11/22/63 – Book Review

11/22/63 is fun Stephen King. That’s first and foremost. I went in wondering if this would be heavy examination a la Oliver Stone’s “JFK”, but I was surprised to find a thoughtful sci-fi story. One of those late-phase King tales about people and the way they would live their lives in a near-past environment that’s at once real and unreal. That’s a nice touch that left me wanting more and ready to be lost in the tale.

In fact, the closest comparison I have is Michael Chricton’s “Timeline,” although that has involves centuries of backwards time travel. Both novelists do manage the same thing: to give an accurate, detailed, and well-written story that’s utterly readable while stills managing to be about something. These are my favorite books. They blend literature and popular storytelling. As a writer myself, I say bravo to that, always.

And on a side note, as a King fan, I love that the author can surprise me with finding a way to revisit “It” as part of this tale. Richie and Bevvie swing dancing! Nice!


Book Review – The Quantum Thief

The Quantum Thief (The Quantum Thief Trilogy #1)The Quantum Thief by Hannu Rajaniemi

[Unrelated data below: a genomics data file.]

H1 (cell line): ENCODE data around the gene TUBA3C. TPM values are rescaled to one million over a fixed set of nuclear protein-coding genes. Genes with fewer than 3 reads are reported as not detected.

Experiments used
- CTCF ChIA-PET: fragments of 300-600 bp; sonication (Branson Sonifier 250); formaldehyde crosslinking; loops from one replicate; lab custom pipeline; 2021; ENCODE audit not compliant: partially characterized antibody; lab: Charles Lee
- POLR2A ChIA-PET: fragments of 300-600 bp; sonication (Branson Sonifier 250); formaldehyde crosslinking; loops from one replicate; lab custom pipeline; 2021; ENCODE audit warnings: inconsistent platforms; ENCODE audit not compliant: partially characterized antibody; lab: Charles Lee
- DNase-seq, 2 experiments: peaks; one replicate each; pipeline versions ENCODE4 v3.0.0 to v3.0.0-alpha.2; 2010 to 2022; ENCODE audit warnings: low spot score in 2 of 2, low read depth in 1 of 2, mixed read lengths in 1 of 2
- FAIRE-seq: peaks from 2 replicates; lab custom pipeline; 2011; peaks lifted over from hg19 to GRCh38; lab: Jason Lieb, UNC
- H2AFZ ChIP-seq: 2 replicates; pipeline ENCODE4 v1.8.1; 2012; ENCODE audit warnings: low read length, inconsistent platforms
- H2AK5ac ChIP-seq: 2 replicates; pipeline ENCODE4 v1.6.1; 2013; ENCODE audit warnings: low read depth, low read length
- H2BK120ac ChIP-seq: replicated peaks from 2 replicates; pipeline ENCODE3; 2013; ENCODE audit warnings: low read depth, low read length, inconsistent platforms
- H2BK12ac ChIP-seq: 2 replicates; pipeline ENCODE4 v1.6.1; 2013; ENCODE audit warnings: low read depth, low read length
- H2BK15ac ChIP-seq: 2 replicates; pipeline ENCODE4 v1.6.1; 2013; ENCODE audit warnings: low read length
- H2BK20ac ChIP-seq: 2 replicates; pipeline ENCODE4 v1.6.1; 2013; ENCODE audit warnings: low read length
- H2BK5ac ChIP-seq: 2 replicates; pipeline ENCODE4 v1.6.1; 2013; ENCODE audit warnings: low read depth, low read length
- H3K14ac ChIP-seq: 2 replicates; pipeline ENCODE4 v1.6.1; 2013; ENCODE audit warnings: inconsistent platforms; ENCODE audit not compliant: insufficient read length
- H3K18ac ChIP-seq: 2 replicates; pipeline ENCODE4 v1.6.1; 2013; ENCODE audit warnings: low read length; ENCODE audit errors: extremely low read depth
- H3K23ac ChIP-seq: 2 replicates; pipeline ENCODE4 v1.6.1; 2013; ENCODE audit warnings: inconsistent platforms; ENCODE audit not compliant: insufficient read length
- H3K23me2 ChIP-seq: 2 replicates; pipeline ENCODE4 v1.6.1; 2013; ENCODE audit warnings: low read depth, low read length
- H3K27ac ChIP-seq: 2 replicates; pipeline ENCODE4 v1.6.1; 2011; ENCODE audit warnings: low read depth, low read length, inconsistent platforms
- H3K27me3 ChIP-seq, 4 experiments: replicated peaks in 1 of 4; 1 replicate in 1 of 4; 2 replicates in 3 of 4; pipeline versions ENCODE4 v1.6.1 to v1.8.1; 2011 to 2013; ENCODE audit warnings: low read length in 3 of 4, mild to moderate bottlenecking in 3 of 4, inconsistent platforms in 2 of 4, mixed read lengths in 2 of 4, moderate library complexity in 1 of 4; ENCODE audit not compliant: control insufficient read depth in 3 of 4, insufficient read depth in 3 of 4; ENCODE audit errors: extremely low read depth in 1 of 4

My rating: 4 of 5 stars

Like Alastair Reynolds, the stories of Hannu Rajaniemi require a certain level of…not faith, exactly, but a desire to immerse oneself in a brand-new sci-fi universe of technology. A willingness to put up with a barrage of terminology, concepts, and advancements without the aid of a glossary, companion “History of This Universe” book, or anything like that. In short, you have to love hard sci-fi, and you have to trust the author won’t leave you out of your depth for too long.

Rajaniemi does a great job helping the reader to understand the most pertinent concepts, then dolling out information as it becomes necessary for his compelling caper plot. He’s got a unique vision for the fractured future of humanity, and the interplay between various factions is at the heart of this novel. It’s an entertaining read – not necessarily for casual, Star Wars-type fans – but solid enough for those of us immersed in the genre. I’m honestly curious how the rest of the trilogy turns out.

My only reservation about this book was the shifting point-of-view. For one character, we’re presented with first-person POV, and soon after, another main character is told from an close third-person POV. In a novel chock full of “new/different,” it’s more hurdle than technique; I’m already learning about q-dots, Mars, a ton of unconventional names, etc, and the back-and-forth POV switch felt like an obstacle at times. It’s not a deal-breaker, but it does make the reader work a little bit harder.

A solid effort, I’d recommend The Quantum Thief to anyone who enjoys sci-fi, mystery, likes a bit of a challenge.

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